UC Berkeley researchers pull together data on ancient wars, road rage and more, and conclude that violence may increase between now and 2050 because of higher temperatures and extreme rainfall patterns.
Long before scientists began to study global warming, author Raymond Chandler described the violent effects of dry, “oven-hot” Santa Ana winds gusting through the city of Los Angeles.
“Every booze party ends in a fight,” he wrote in his 1938 story “Red Wind.” “Meek little wives feel the edge of the carving knife and study their husband’s necks. Anything can happen.”
While social commentators have long suggested that extreme heat can unleash the beast in man, formal study of the so-called heat hypothesis — the theory that high temperatures fuel aggressive and violent behavior — is relatively new. Using examples as disparate as road rage, ancient wars and Major League Baseball, scientists have taken early steps to quantify the potential influence of climate warming on human conflict.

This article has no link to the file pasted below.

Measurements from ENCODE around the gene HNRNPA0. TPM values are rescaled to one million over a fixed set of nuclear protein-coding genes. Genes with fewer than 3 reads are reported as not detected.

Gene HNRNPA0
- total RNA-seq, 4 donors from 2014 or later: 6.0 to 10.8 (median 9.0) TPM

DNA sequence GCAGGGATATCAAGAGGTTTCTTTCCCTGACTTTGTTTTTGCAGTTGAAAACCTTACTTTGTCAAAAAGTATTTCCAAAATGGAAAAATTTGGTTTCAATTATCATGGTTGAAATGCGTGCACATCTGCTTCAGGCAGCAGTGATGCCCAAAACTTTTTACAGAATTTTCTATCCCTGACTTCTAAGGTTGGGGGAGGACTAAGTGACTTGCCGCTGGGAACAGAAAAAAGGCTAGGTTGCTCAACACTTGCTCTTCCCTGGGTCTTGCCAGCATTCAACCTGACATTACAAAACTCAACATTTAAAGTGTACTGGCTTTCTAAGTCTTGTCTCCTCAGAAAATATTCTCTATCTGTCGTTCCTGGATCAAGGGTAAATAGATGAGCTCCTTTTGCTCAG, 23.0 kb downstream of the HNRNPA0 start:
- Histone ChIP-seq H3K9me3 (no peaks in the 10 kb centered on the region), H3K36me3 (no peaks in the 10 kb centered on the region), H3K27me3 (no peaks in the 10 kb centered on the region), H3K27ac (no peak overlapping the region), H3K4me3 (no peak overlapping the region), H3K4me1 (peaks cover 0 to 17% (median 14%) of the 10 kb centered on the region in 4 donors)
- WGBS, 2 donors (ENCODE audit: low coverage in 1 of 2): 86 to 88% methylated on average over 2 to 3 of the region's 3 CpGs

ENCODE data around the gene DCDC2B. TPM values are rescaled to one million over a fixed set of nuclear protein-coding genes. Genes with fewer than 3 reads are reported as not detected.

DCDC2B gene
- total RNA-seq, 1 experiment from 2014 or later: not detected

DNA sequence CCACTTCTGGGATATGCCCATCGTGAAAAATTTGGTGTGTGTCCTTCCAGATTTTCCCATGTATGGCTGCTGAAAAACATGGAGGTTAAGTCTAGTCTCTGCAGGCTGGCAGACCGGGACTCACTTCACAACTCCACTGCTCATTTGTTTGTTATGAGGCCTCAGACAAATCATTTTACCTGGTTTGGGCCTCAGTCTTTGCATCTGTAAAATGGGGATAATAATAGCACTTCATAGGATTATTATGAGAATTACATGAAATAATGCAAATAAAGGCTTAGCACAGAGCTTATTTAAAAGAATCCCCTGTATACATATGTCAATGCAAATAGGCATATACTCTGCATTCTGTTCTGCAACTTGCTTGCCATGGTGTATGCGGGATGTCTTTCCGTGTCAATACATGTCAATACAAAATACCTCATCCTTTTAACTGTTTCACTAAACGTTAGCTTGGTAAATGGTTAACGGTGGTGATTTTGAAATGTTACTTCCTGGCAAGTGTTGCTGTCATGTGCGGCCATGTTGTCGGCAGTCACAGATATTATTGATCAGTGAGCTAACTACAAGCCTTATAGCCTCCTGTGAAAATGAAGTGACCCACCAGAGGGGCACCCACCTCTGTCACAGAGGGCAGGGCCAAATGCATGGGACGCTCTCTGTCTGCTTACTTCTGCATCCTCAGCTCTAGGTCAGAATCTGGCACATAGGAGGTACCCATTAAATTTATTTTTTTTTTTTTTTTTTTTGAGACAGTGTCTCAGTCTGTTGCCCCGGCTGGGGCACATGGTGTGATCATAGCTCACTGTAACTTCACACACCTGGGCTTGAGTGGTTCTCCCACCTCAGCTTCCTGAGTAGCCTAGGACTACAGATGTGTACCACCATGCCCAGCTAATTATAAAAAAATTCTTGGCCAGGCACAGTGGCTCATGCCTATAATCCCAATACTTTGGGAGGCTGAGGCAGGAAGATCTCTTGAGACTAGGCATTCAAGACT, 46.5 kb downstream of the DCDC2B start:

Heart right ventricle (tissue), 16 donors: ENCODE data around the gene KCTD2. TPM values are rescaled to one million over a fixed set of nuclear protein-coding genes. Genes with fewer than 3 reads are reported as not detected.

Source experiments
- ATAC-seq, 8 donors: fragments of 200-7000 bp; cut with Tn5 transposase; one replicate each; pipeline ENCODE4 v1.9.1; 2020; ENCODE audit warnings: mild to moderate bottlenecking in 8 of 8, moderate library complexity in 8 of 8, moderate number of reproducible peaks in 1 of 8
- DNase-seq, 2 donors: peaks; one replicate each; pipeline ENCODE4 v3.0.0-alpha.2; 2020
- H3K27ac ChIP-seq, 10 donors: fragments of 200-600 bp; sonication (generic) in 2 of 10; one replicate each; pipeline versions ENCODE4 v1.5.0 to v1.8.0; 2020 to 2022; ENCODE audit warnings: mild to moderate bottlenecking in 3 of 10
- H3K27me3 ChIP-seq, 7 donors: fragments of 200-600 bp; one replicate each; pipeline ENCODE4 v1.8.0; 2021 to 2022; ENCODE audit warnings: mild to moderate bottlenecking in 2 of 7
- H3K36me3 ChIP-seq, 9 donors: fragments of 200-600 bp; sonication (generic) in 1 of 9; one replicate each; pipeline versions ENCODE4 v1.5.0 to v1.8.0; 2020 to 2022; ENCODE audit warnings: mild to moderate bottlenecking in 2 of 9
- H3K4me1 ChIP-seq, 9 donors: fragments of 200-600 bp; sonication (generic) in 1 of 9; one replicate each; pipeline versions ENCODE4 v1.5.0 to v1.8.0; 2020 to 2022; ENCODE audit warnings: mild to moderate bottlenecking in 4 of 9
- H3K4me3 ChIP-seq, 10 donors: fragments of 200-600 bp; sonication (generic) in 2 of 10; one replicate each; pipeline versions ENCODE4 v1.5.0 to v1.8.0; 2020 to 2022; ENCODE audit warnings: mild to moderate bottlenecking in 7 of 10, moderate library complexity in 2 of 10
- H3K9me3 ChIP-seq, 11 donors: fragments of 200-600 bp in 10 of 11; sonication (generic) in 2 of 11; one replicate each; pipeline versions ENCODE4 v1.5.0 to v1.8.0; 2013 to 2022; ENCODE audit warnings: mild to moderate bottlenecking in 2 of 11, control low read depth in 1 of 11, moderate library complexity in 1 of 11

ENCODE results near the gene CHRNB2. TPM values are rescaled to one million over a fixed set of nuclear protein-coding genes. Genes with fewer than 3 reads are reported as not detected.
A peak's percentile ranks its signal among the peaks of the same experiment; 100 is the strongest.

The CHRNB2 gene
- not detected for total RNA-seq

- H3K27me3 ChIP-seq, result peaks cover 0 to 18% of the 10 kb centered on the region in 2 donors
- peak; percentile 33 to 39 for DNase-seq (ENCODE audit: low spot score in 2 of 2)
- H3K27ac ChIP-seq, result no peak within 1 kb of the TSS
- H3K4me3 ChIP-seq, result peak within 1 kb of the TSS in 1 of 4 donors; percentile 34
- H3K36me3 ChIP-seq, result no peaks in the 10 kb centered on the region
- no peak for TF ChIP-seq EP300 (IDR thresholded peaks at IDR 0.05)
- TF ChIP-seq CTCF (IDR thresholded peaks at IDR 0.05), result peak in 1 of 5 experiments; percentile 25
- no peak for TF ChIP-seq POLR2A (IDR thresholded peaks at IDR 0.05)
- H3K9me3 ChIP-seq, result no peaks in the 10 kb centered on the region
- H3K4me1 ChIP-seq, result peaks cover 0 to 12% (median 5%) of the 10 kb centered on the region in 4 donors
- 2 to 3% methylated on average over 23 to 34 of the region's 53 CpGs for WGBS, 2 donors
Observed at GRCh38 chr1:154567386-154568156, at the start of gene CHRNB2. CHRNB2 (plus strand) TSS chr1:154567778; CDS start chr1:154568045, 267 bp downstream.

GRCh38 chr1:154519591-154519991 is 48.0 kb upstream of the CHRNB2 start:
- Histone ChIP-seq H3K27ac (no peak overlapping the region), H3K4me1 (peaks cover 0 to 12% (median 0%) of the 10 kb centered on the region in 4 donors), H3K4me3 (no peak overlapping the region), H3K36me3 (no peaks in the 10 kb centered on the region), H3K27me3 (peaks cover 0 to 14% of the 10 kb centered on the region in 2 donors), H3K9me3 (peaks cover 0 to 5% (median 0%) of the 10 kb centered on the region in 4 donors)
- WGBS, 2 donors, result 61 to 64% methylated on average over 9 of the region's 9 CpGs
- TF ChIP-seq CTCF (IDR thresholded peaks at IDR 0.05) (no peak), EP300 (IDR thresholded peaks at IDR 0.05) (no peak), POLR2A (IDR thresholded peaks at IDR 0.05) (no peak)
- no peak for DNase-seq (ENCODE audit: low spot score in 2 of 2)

Now, three UC Berkeley researchers have pulled together data from these and other studies and concluded that the incidence of war and civil unrest may increase by as much as 56% between now and 2050, due to warmer temperature and extreme rainfall patterns predicted by climate change scientists.
Likewise, episodes of interpersonal violence — murder, assault, rape, domestic abuse — could increase by as much as 16%, they report in a study published Thursday by the journal Science.
“We find strong causal evidence linking climatic events to human conflict … across all major regions of the world,” the researchers concluded. READ MORE